Classical Editor: Rob Barnett

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Len Mullenger:

Richard STRAUSS (1864-1949)
Also sprach Zarathustra, Op. 30a. Horn Concerto No. 2 in E flat, AV132b. Vier letzte Lieder, Op. Posthc. Don Juan, Op. 20d. Till Eulenspiegels lustige Streiche, Op. 28d. Ein Heldenleben, Op. 40a.
 bNorbert Hauptmann (horn); cGundula Janowitz (soprano); Berlin Philharmonic Orchestra/abcHerbert von Karajan, dKarl Böhm.
DG Panorama 469 208-2 [two discs] [156'09] [ADD]

The star performance of this Panorama twofer is that of the Four Last Songs. Gundula Janowitz is in full, resplendent voice and Karajan captures perfectly the autumnal, quasi-valedictory quality. The peaceful glow of the fourth song, Im Abendrot, is entirely fitting here. Although I would not willingly forfeit either Schwarzkopf or Jessye Norman for Janowitz, the music still comes over as an immensely moving experience.

The 'Karajan splodge' does not seem overdone in this Straussian farewell, whereas it can be intrusive in the Zarathustra of the same vintage. The violin swoops of the Introduction or the Grablied now sound identifiably vintage Karajan, and come as part of the package. Similarly, you could bathe in Von der Hinterweltern. There are distinct advantages to this approach too, though: the climax of Tanzlied is positively orgiastic, and Karajan's sheer control of the orchestra in the concluding Nachwandlerlied remains breathtaking to this day.

Hauptmann's Second Horn Concerto is technically secure, although he misses (or has been asked to miss?) the bravura elements in this score. Perhaps this time the autumnal effect is somewhat overdone, although the slightly muddy recording does not help.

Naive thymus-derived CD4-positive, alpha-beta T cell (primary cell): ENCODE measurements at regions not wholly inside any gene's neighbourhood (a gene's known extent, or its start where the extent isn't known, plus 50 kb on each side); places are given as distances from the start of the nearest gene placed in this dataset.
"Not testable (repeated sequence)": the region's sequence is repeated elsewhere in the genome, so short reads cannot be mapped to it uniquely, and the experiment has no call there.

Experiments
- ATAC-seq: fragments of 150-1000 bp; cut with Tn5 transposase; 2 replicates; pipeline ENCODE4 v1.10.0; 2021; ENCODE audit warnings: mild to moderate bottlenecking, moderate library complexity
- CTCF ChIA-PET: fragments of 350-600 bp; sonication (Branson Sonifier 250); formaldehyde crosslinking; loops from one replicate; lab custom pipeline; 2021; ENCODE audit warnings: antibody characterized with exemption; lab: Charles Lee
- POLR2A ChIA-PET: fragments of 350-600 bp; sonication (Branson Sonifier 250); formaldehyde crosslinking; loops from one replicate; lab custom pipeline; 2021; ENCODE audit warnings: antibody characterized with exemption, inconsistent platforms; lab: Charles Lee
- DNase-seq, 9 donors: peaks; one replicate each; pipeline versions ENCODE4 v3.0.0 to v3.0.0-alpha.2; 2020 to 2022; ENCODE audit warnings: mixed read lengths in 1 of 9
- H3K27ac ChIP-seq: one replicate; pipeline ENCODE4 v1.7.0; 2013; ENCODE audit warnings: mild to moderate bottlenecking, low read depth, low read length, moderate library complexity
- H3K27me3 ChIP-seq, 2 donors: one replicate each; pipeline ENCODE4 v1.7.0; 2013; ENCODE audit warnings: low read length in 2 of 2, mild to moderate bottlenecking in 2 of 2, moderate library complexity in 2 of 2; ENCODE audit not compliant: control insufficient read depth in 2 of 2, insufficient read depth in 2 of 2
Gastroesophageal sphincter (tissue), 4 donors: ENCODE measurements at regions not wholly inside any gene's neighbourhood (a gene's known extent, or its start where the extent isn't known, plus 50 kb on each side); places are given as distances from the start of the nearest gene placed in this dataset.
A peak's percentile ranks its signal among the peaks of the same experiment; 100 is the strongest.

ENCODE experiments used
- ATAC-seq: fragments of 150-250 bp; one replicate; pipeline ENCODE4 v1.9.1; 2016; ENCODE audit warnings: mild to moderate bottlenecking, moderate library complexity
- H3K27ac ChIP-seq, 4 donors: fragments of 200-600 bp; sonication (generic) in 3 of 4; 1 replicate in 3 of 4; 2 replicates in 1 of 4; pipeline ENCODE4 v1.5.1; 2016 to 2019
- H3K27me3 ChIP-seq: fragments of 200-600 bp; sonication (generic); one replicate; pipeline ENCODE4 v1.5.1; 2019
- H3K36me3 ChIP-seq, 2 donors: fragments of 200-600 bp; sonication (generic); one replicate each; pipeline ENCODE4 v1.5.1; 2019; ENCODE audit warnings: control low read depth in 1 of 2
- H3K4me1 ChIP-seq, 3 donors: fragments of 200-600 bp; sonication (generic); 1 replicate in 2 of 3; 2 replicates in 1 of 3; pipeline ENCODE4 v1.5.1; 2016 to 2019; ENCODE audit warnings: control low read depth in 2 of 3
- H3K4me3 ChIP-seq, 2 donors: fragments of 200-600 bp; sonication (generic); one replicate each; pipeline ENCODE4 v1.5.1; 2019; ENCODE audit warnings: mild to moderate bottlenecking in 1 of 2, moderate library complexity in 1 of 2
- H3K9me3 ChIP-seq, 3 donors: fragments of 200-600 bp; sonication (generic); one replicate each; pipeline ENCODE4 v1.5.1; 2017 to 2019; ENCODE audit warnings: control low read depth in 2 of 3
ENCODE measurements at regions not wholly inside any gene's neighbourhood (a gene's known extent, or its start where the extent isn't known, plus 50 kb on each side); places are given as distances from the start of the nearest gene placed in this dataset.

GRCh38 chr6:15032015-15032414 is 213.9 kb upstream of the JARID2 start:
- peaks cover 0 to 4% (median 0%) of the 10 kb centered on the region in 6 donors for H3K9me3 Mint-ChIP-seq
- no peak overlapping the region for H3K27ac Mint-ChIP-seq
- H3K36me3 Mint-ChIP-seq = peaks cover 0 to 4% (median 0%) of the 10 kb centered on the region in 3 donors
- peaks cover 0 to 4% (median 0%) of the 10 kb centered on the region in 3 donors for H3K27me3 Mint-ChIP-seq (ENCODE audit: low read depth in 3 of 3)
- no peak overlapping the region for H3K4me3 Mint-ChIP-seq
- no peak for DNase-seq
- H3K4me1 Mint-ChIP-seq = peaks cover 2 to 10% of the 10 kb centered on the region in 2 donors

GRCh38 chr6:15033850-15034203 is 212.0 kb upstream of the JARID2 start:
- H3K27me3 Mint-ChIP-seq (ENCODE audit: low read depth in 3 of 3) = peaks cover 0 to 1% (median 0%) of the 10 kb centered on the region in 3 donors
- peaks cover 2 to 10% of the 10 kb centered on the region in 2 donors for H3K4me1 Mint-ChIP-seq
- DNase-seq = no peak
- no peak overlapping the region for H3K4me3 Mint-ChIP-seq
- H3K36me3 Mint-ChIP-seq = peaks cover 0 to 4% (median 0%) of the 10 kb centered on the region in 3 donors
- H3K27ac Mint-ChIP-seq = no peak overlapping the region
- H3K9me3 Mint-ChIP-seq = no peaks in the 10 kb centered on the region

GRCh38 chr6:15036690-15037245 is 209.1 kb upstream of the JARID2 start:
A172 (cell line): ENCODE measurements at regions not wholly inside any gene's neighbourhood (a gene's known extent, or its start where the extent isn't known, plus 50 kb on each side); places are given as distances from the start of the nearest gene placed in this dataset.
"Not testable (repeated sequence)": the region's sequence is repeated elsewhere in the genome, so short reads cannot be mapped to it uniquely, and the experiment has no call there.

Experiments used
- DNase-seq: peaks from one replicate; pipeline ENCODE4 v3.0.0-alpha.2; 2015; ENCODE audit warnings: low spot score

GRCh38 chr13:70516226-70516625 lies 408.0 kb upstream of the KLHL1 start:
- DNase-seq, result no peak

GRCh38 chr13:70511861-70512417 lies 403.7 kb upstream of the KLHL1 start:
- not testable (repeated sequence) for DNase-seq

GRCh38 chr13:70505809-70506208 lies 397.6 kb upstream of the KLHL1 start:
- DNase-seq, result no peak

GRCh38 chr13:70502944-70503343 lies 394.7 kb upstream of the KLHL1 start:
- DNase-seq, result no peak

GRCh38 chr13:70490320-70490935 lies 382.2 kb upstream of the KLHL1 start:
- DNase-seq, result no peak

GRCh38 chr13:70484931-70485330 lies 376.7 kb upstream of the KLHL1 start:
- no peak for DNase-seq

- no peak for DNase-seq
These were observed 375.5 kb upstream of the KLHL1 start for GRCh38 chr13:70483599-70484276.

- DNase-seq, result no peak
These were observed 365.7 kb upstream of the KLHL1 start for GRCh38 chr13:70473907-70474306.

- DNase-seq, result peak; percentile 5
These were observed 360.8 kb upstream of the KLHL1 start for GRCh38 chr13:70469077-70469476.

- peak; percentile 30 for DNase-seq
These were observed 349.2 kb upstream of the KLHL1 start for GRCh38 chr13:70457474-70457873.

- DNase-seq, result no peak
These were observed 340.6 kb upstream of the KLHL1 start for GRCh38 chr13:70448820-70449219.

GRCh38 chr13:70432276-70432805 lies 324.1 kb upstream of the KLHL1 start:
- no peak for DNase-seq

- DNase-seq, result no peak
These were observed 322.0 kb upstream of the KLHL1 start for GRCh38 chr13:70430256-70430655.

Karl Böhm's Strauss is painted in bold and confident colours. Even though his early sixties recording of Don Juan shows its age, there is a master's understanding of idiom at work here and a surprising amount of detail comes through. His characterful Till Eulenspiegel is a delight. This is a notoriously difficult score to bring off successfully and Böhm comes far closer than most, without displacing Kempe's reference recording.

There is much to recommend in Karajan's 1959 Heldenleben. The opening pedal note emerges from the depths and sets the monumental tone of the reading. The recording belies its age (listen to the harp glissandi in The Hero's Companion). Unfortunately The Hero's Works of Peace fails to achieve the requisite sense of repose to contrast with the Battle Scene, and this seems to affect the final Retreat from the World also.

As an introduction to the orchestral works of Strauss, this set will fulfil its function well. It is also fitting as a monument to what Karajan achieved in Berlin, whether or not one agrees with his philosophies.


Colin Clarke

( Four Last Songs and Till Eulenspiegel)


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